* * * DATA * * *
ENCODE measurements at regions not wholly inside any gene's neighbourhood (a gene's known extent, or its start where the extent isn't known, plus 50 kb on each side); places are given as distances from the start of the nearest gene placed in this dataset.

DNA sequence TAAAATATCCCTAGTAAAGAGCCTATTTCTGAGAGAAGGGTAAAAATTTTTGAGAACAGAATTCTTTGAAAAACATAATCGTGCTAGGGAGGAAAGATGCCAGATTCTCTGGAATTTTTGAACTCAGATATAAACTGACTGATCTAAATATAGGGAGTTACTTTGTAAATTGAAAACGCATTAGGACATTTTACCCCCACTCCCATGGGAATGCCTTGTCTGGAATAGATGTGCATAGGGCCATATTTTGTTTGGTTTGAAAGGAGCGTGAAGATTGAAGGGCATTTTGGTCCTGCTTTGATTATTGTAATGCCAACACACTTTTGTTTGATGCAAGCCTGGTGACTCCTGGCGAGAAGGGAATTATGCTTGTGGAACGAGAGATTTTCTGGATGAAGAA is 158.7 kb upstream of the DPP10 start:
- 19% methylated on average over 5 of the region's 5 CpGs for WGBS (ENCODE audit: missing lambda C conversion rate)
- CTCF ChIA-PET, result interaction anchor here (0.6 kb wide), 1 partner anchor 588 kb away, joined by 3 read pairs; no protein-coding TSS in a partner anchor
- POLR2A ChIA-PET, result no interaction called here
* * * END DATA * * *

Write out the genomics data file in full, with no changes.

ENCODE measurements at regions not wholly inside any gene's neighbourhood (a gene's known extent, or its start where the extent isn't known, plus 50 kb on each side); places are given as distances from the start of the nearest gene placed in this dataset.

DNA sequence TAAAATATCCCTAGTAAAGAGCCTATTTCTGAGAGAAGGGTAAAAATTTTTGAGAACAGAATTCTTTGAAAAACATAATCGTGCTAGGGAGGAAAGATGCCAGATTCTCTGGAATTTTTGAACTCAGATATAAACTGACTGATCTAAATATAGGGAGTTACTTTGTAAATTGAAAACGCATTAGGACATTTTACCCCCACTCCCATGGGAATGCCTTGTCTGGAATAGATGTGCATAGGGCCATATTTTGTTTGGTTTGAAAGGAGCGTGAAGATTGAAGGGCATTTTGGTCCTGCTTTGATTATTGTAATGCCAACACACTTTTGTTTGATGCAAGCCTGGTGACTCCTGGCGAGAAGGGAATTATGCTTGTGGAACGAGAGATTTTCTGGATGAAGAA is 158.7 kb upstream of the DPP10 start:
- 19% methylated on average over 5 of the region's 5 CpGs for WGBS (ENCODE audit: missing lambda C conversion rate)
- CTCF ChIA-PET, result interaction anchor here (0.6 kb wide), 1 partner anchor 588 kb away, joined by 3 read pairs; no protein-coding TSS in a partner anchor
- POLR2A ChIA-PET, result no interaction called here